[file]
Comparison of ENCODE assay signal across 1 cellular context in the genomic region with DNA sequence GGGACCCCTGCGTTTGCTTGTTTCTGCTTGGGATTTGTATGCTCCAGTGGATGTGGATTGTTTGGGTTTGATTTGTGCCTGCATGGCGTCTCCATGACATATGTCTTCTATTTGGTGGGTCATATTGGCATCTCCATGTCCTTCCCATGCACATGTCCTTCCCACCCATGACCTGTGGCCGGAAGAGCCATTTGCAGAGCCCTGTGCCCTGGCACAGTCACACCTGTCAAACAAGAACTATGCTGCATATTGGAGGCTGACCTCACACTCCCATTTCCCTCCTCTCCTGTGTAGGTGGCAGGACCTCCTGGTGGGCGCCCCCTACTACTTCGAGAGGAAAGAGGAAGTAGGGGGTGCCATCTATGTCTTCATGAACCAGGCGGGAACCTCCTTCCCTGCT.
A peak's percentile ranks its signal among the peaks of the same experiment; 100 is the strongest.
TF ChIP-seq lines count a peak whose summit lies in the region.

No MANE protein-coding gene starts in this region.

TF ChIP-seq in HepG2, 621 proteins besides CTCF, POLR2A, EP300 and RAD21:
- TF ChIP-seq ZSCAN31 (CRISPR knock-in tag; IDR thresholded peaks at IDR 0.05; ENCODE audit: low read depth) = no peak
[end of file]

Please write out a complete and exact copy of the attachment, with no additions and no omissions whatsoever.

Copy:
Comparison of ENCODE assay signal across 1 cellular context in the genomic region with DNA sequence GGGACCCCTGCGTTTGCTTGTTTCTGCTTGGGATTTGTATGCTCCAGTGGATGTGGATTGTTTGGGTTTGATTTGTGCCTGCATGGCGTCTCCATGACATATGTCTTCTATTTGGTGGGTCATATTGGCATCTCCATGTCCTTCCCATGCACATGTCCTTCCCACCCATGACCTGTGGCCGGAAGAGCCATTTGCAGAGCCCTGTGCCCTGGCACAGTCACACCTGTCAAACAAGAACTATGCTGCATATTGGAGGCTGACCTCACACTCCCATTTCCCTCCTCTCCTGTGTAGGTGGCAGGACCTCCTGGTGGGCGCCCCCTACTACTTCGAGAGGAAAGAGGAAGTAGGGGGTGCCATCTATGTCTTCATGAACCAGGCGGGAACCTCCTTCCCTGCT.
A peak's percentile ranks its signal among the peaks of the same experiment; 100 is the strongest.
TF ChIP-seq lines count a peak whose summit lies in the region.

No MANE protein-coding gene starts in this region.

TF ChIP-seq in HepG2, 621 proteins besides CTCF, POLR2A, EP300 and RAD21:
- TF ChIP-seq ZSCAN31 (CRISPR knock-in tag; IDR thresholded peaks at IDR 0.05; ENCODE audit: low read depth) = no peak